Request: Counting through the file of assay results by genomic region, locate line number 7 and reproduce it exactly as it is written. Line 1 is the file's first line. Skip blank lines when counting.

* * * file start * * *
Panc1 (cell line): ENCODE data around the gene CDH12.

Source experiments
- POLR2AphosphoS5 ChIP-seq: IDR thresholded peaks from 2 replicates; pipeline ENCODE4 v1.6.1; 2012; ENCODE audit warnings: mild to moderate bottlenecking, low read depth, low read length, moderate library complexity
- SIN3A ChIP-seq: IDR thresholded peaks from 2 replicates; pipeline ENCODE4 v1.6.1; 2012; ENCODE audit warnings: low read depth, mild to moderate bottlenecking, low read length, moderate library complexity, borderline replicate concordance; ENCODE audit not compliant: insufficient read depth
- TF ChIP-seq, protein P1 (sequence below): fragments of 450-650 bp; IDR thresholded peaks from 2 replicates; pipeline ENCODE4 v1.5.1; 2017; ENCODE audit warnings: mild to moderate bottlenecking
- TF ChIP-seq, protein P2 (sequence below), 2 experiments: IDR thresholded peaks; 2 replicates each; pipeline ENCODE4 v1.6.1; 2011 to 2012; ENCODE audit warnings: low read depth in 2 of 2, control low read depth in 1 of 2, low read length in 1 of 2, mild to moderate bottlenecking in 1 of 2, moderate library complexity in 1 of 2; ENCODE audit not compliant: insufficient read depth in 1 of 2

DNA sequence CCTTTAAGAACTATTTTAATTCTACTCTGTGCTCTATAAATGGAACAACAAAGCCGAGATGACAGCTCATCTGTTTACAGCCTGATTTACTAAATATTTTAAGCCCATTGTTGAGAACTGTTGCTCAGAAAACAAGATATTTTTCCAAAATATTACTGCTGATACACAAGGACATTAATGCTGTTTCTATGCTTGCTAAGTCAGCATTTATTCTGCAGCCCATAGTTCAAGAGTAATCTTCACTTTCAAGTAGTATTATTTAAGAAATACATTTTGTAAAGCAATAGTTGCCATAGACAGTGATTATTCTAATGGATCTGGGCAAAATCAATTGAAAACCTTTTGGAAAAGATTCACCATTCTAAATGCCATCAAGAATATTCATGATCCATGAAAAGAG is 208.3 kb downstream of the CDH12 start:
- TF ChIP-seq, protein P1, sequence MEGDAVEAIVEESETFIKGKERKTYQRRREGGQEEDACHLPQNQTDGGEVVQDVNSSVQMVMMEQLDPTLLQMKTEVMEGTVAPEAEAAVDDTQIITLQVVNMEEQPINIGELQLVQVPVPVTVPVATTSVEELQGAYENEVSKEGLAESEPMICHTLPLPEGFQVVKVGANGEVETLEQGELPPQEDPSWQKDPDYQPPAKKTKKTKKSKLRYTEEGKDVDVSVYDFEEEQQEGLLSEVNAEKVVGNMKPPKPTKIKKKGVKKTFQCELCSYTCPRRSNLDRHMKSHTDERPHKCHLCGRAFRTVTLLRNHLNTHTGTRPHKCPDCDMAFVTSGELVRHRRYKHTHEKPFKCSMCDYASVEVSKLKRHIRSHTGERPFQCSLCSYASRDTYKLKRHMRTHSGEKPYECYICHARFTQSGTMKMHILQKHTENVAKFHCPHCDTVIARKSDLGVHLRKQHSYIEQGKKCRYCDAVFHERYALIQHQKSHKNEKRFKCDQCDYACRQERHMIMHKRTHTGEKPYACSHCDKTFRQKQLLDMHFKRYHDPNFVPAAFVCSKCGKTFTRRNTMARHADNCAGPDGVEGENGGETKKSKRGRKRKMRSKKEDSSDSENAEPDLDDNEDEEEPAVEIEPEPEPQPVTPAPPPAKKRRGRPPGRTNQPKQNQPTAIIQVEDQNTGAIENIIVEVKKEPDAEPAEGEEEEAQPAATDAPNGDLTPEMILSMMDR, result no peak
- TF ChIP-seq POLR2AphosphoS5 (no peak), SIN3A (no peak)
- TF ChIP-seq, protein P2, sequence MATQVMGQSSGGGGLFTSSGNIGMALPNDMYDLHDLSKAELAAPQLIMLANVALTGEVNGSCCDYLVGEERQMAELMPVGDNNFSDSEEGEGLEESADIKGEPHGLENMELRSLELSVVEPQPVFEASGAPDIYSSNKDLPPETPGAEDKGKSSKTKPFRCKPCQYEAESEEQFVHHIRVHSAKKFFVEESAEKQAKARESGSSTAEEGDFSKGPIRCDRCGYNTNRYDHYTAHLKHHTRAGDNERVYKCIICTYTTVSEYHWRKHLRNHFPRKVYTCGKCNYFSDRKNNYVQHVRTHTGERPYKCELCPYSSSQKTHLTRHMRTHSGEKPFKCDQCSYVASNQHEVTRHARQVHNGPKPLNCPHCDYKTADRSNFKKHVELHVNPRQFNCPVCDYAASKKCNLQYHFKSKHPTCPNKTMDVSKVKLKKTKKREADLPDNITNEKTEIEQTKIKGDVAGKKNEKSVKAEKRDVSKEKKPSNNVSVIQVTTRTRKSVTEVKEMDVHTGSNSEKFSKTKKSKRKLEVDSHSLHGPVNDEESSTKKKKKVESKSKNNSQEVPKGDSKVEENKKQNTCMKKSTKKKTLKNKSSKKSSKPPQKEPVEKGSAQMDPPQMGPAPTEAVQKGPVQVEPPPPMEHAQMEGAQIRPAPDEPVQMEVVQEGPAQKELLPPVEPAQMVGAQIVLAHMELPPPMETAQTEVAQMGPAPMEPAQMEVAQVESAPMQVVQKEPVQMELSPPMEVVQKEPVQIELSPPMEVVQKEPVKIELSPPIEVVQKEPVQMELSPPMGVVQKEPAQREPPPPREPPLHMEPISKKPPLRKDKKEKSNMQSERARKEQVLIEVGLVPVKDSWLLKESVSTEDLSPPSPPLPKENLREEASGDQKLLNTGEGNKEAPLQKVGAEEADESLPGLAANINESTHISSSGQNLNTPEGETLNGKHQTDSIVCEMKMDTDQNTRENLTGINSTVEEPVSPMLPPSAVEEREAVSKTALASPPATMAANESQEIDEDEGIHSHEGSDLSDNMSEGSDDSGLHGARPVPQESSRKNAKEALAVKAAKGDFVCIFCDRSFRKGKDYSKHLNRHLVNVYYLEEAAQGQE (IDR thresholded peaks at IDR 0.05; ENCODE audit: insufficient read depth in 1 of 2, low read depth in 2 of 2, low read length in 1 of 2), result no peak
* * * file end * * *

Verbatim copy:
DNA sequence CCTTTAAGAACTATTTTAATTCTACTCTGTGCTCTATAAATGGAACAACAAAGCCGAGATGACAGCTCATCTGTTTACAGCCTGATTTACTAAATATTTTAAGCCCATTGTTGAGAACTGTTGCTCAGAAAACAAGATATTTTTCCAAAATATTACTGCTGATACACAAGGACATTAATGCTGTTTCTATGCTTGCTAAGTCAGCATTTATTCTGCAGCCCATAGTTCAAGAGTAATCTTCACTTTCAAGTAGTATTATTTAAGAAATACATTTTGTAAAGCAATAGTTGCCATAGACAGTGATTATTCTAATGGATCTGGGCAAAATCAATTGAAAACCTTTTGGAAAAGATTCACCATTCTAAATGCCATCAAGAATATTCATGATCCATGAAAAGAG is 208.3 kb downstream of the CDH12 start: